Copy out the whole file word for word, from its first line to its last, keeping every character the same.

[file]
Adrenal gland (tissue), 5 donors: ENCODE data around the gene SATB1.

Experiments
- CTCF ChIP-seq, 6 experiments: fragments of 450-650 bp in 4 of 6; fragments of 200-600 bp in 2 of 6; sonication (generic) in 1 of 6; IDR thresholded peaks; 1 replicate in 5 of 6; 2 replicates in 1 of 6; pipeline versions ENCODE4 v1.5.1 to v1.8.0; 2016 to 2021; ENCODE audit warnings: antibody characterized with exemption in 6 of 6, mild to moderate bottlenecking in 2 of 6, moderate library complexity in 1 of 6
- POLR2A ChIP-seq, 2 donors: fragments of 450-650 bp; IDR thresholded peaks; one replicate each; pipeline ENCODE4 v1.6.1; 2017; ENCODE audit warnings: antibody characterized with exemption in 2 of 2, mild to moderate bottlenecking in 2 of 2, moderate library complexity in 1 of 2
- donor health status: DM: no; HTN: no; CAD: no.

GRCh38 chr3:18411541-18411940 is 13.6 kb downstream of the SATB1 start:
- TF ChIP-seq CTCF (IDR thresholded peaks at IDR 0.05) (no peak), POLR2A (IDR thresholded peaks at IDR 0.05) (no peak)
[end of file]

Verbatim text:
Adrenal gland (tissue), 5 donors: ENCODE data around the gene SATB1.

Experiments
- CTCF ChIP-seq, 6 experiments: fragments of 450-650 bp in 4 of 6; fragments of 200-600 bp in 2 of 6; sonication (generic) in 1 of 6; IDR thresholded peaks; 1 replicate in 5 of 6; 2 replicates in 1 of 6; pipeline versions ENCODE4 v1.5.1 to v1.8.0; 2016 to 2021; ENCODE audit warnings: antibody characterized with exemption in 6 of 6, mild to moderate bottlenecking in 2 of 6, moderate library complexity in 1 of 6
- POLR2A ChIP-seq, 2 donors: fragments of 450-650 bp; IDR thresholded peaks; one replicate each; pipeline ENCODE4 v1.6.1; 2017; ENCODE audit warnings: antibody characterized with exemption in 2 of 2, mild to moderate bottlenecking in 2 of 2, moderate library complexity in 1 of 2
- donor health status: DM: no; HTN: no; CAD: no.

GRCh38 chr3:18411541-18411940 is 13.6 kb downstream of the SATB1 start:
- TF ChIP-seq CTCF (IDR thresholded peaks at IDR 0.05) (no peak), POLR2A (IDR thresholded peaks at IDR 0.05) (no peak)